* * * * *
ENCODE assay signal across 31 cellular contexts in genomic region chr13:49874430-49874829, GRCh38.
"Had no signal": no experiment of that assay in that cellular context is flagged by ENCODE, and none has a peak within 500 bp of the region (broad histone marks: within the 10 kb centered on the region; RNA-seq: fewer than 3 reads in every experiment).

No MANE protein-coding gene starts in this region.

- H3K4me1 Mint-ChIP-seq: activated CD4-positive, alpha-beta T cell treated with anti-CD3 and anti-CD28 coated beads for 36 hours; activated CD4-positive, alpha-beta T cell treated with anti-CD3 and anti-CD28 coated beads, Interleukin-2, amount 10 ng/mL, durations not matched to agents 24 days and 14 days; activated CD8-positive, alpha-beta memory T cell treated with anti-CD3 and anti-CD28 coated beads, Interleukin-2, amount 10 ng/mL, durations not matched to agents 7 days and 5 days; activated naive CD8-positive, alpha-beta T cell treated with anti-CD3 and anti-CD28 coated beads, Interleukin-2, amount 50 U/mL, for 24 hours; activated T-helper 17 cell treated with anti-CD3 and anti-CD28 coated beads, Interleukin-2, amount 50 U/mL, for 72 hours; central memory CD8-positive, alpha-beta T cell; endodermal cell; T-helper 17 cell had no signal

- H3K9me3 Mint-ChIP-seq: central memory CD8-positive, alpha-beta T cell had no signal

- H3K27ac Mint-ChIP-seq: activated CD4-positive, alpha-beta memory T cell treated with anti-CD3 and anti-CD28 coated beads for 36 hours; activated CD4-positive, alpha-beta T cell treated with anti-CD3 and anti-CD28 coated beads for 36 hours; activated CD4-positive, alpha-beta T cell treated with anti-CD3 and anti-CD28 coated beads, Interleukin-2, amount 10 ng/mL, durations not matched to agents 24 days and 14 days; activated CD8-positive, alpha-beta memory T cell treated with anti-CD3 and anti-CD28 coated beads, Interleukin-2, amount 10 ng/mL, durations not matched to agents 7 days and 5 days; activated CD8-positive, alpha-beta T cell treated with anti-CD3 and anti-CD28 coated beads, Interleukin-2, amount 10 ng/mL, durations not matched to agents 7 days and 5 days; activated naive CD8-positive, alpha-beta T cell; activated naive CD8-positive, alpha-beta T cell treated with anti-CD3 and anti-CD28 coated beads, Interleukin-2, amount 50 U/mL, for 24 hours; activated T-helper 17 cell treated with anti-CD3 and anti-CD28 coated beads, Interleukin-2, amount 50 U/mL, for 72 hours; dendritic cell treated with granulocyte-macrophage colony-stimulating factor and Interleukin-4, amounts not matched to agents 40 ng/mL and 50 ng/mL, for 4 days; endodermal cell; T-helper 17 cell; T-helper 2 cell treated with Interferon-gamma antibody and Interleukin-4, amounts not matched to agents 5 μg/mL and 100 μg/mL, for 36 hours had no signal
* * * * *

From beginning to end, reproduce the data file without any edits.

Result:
ENCODE assay signal across 31 cellular contexts in genomic region chr13:49874430-49874829, GRCh38.
"Had no signal": no experiment of that assay in that cellular context is flagged by ENCODE, and none has a peak within 500 bp of the region (broad histone marks: within the 10 kb centered on the region; RNA-seq: fewer than 3 reads in every experiment).

No MANE protein-coding gene starts in this region.

- H3K4me1 Mint-ChIP-seq: activated CD4-positive, alpha-beta T cell treated with anti-CD3 and anti-CD28 coated beads for 36 hours; activated CD4-positive, alpha-beta T cell treated with anti-CD3 and anti-CD28 coated beads, Interleukin-2, amount 10 ng/mL, durations not matched to agents 24 days and 14 days; activated CD8-positive, alpha-beta memory T cell treated with anti-CD3 and anti-CD28 coated beads, Interleukin-2, amount 10 ng/mL, durations not matched to agents 7 days and 5 days; activated naive CD8-positive, alpha-beta T cell treated with anti-CD3 and anti-CD28 coated beads, Interleukin-2, amount 50 U/mL, for 24 hours; activated T-helper 17 cell treated with anti-CD3 and anti-CD28 coated beads, Interleukin-2, amount 50 U/mL, for 72 hours; central memory CD8-positive, alpha-beta T cell; endodermal cell; T-helper 17 cell had no signal

- H3K9me3 Mint-ChIP-seq: central memory CD8-positive, alpha-beta T cell had no signal

- H3K27ac Mint-ChIP-seq: activated CD4-positive, alpha-beta memory T cell treated with anti-CD3 and anti-CD28 coated beads for 36 hours; activated CD4-positive, alpha-beta T cell treated with anti-CD3 and anti-CD28 coated beads for 36 hours; activated CD4-positive, alpha-beta T cell treated with anti-CD3 and anti-CD28 coated beads, Interleukin-2, amount 10 ng/mL, durations not matched to agents 24 days and 14 days; activated CD8-positive, alpha-beta memory T cell treated with anti-CD3 and anti-CD28 coated beads, Interleukin-2, amount 10 ng/mL, durations not matched to agents 7 days and 5 days; activated CD8-positive, alpha-beta T cell treated with anti-CD3 and anti-CD28 coated beads, Interleukin-2, amount 10 ng/mL, durations not matched to agents 7 days and 5 days; activated naive CD8-positive, alpha-beta T cell; activated naive CD8-positive, alpha-beta T cell treated with anti-CD3 and anti-CD28 coated beads, Interleukin-2, amount 50 U/mL, for 24 hours; activated T-helper 17 cell treated with anti-CD3 and anti-CD28 coated beads, Interleukin-2, amount 50 U/mL, for 72 hours; dendritic cell treated with granulocyte-macrophage colony-stimulating factor and Interleukin-4, amounts not matched to agents 40 ng/mL and 50 ng/mL, for 4 days; endodermal cell; T-helper 17 cell; T-helper 2 cell treated with Interferon-gamma antibody and Interleukin-4, amounts not matched to agents 5 μg/mL and 100 μg/mL, for 36 hours had no signal